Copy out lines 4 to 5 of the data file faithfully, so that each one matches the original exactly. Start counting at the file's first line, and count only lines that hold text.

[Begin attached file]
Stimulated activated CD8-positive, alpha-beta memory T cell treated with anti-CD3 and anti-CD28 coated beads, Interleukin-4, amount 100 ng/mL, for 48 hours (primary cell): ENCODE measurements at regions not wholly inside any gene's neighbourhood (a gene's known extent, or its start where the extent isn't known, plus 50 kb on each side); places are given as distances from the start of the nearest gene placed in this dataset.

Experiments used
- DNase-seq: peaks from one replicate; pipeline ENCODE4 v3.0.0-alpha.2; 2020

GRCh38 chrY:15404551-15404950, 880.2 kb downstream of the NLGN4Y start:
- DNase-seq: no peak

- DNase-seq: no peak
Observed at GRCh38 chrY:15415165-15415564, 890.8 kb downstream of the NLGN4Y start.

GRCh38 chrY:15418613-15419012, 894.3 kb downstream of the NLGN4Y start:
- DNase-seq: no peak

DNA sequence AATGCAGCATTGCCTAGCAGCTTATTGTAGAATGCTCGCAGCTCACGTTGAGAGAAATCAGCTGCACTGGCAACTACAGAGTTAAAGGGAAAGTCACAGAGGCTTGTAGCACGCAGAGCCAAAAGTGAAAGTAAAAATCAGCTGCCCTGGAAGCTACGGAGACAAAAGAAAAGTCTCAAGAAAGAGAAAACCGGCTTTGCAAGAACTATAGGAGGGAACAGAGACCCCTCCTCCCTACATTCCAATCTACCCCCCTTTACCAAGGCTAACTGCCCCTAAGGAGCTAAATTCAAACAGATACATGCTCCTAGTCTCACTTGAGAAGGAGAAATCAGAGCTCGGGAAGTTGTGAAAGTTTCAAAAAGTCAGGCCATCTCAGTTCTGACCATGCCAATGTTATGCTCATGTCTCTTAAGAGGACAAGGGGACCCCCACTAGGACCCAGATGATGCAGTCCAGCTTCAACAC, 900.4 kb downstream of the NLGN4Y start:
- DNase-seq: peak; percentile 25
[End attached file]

GRCh38 chrY:15404551-15404950, 880.2 kb downstream of the NLGN4Y start:
- DNase-seq: no peak